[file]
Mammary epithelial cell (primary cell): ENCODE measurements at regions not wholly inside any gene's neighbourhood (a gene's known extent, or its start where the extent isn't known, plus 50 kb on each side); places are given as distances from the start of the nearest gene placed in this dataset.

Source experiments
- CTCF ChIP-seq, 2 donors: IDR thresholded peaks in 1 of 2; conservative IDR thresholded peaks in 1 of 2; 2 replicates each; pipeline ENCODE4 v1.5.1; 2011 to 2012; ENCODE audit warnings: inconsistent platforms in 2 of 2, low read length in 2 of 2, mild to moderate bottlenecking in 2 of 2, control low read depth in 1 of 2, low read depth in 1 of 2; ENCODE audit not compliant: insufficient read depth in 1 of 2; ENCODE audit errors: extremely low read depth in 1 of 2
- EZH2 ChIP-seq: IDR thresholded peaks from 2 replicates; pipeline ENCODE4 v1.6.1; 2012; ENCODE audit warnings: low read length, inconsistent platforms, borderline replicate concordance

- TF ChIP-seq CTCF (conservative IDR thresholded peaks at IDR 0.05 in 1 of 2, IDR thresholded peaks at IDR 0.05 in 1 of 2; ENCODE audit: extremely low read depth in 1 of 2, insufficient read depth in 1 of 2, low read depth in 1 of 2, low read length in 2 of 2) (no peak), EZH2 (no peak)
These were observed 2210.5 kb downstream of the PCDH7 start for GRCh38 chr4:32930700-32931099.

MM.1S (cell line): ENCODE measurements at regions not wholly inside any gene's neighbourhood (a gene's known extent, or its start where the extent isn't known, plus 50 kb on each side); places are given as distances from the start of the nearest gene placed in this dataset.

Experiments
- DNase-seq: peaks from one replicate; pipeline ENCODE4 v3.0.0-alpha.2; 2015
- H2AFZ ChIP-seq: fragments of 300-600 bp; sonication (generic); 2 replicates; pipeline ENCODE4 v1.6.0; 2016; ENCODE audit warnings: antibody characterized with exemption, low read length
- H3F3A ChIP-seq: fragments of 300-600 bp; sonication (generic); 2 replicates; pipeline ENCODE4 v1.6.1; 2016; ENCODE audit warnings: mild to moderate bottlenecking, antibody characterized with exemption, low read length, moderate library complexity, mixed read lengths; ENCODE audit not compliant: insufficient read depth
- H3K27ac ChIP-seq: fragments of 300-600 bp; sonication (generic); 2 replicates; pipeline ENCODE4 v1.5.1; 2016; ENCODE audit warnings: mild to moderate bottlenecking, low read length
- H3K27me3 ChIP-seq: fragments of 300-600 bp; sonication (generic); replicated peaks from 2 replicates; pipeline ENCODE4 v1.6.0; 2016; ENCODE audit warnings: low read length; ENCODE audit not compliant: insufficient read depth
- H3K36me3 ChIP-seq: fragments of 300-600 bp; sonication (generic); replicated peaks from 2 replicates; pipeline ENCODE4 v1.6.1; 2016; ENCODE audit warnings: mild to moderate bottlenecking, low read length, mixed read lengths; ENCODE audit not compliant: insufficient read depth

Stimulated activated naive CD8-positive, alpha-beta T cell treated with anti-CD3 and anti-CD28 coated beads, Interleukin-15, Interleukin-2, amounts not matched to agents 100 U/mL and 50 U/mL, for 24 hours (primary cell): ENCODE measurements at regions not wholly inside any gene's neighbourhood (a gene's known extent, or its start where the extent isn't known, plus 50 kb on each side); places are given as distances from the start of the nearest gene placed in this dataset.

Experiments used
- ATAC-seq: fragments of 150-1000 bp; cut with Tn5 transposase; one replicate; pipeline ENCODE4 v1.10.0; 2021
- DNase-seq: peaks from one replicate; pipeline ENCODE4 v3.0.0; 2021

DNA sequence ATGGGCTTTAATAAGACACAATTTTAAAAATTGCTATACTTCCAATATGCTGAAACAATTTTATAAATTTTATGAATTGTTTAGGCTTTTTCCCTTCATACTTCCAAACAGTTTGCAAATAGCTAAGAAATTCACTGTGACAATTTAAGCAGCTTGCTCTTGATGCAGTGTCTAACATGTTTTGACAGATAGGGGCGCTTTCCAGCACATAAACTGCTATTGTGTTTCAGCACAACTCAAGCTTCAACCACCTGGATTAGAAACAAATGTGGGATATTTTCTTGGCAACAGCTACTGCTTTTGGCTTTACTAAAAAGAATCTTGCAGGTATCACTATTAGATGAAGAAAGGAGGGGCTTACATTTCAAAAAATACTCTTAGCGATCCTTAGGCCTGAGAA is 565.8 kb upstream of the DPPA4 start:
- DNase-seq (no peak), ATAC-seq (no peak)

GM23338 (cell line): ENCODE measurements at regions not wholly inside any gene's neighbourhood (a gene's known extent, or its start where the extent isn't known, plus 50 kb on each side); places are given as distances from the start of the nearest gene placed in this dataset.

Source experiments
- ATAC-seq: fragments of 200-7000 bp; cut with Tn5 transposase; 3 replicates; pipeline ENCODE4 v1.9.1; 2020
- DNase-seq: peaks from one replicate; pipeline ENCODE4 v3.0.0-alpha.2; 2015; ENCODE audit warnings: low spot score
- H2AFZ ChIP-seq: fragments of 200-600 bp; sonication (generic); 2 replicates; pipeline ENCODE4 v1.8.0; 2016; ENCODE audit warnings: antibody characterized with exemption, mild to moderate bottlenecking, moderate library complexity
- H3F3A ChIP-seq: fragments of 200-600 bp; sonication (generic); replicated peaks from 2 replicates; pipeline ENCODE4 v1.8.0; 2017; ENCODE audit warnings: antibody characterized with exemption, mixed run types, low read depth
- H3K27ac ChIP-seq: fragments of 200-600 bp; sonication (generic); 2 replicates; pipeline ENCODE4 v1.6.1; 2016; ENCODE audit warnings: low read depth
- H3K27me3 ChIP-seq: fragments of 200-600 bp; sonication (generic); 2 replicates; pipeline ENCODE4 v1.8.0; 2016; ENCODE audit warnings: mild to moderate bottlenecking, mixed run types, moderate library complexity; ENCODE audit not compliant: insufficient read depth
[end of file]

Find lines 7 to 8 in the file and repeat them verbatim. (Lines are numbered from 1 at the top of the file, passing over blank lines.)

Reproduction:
MM.1S (cell line): ENCODE measurements at regions not wholly inside any gene's neighbourhood (a gene's known extent, or its start where the extent isn't known, plus 50 kb on each side); places are given as distances from the start of the nearest gene placed in this dataset.

Experiments